Bob McIntyre, Stone Hill Contracting Company, Inc.
After many years of working on design build projects, probably one of the biggest struggles is making sure you have the right people at the table. It starts with the owner, and then follows with design professionals, the contractor, the vendor representatives and all the way to the actual craft workers on the project site. If the right design build project is managed by the wrong team members, all things can go drastically wrong in a single heartbeat. So what are some ways to identify the differences to make sure you have the right people on the team?
First and foremost, it is important that all people involved in the project have a teamwork attitude, and that they are all focused on the project priorities, rather than personal priorities. It is critical that all members establish an open line of communication, such that all members are considered equal, and can reach out to other members with no hesitation. It is also important to that all members have a positive attitude about design build and the project overall. It is easy to allow a project to spin out of control if all members are not working in an a partnership mode. It should be mentioned that just because a superintendent (or other team member) is good at what they do, that are aptly suited for design build. It is a different mindset to work together as a team, as opposed to teaming to achieve a shared final goal on a project. This one item can be the downfall of the entire project, and it can be at any level of the project from owner, contractor or design professional. Without the right people on the team, it can be next to impossible to have a successful project where all stakeholders feel they have met the goals of the project.
For overall success, it is important to include the major stakeholders (including vendors) in the process as early as possible. This enables those stakeholders to feel part of the overall team partnership, and will permit them to have a vested interest in the overall success of the project. All stakeholders are intimate to total success of the project, as such need to be involved from the early stages of the project.
A big area of which the team needs to identify, and quantify early, is that of the assignment of risk. Most people involved in a conventional construction project, focus on how can they mitigate risk by pushing it off on other parties on the project. The owner and design professional push it to the contractor, while the contractor pushes it down on their vendors. This is how construction has been done for hundreds of years, but in the design build world risk should be identified early and assigned to the party who can best handle those risks. For instance, underground and soil risk is typically best handled by the owner. This can be handled by prior soils reports or test pits, etc. in an effort to mitigate the risks. The risk with local construction permits is another area best handled by the owner, since local code officials are not always forthcoming with permitting costs that are exact, prior to drawing reviews. The risk of items such as schedule, costs, and the like are best handled by the contractor. The design professional obviously is best suited to handle process, structural and other design risks. The best method for controlling risks is to determine potential risks as early in the project as possible, and then assign them to the best team member as early as possible.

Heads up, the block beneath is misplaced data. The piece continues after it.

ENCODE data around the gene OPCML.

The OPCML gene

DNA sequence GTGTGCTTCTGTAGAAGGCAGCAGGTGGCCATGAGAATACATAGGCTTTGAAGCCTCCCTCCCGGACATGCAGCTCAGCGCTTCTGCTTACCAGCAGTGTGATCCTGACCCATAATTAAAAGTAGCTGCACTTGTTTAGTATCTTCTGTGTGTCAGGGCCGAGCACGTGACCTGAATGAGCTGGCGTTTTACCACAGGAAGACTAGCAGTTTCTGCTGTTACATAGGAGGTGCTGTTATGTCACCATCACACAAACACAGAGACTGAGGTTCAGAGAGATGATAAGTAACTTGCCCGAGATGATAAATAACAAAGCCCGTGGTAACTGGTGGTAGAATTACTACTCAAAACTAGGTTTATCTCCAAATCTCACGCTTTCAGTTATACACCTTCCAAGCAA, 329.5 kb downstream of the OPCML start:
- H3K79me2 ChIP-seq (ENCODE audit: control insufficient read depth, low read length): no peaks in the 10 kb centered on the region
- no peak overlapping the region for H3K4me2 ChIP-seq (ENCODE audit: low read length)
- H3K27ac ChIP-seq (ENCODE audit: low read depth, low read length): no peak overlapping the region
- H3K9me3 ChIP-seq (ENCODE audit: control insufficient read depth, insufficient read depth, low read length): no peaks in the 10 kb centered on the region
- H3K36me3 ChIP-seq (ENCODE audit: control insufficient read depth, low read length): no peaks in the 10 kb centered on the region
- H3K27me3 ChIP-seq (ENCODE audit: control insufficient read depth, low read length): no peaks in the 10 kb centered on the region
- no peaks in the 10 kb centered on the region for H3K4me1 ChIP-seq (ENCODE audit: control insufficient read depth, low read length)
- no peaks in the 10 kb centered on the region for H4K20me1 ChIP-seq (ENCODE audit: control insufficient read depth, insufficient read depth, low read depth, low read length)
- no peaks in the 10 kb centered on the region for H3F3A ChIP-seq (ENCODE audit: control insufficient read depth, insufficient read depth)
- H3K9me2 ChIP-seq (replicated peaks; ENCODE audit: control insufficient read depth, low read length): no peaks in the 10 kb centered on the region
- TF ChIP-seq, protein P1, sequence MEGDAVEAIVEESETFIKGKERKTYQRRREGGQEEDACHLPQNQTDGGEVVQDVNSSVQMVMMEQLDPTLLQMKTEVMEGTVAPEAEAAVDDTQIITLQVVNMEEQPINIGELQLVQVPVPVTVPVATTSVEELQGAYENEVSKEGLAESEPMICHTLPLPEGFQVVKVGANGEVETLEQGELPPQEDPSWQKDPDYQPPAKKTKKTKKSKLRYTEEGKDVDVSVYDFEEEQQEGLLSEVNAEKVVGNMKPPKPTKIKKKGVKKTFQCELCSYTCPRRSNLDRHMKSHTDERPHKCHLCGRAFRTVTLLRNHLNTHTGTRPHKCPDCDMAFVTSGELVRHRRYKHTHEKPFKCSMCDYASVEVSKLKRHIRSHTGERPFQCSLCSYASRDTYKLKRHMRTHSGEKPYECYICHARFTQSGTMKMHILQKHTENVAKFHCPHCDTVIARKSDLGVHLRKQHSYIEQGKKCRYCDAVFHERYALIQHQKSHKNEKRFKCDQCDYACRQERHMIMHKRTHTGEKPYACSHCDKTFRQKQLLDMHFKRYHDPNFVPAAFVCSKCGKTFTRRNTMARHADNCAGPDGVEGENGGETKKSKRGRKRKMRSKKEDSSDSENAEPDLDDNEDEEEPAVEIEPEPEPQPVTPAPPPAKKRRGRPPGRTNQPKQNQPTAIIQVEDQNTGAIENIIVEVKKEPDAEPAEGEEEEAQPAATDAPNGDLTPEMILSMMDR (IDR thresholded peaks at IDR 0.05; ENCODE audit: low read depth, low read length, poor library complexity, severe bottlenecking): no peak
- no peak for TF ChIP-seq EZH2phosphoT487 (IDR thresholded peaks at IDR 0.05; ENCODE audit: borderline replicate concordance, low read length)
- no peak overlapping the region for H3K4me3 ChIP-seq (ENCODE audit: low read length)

As the project moves forward it is important to keep all stakeholders apprised of progress and also to permit input from all of them. Don’t keep one party in the dark, or without input, or there will be obvious animosity among the stakeholders. It is important to remember that all stakeholders are just that they have a stake in the project, and their stake is as important as everyone else’s.
Lastly, it may not be obvious, but the actual craft labor force is in fact an integral part of the overall design build team. The craft labor is often regarded, on conventional projects, as just a tool, or a means to an end. In the design build realm, while they may not be involved early in on the project, including the field labor in the overall list of stakeholders, quite often permits input from a different vantage point. How can the project be designed to be more efficient in the construction phase? Include the labor force who is doing the work. In today’s tough labor market, where it is hard to find qualified labor, how can you best find the correct people for the project. The best way is retention, retention of personnel who have a proven track record for successful design build projects permits the project team to best utilize the insight they have gained over the years. In the absence of retaining past proven personnel, the other option is to build from the ground up, and while this will potentially mean high rate of craft turnover, it may allow for tweaking personnel to meet the needs of not only the current project but for future projects as well. The key is to find the right people to be on the team, and then to develop them into a design build champion.
A successful design build project is an enjoyable experience for all stakeholders, when the project is planned and implemented correctly. It is important to look at the overall team and make sure that all stakeholders are vested in the project and not just their own priorities. Doing design build correctly requires development of personnel, and that development in a continuous process. One of the best ways to develop the design build team is to provide design build training and education on a consistent and long term basis – the kind of training and education available through the Design Build Institute of America.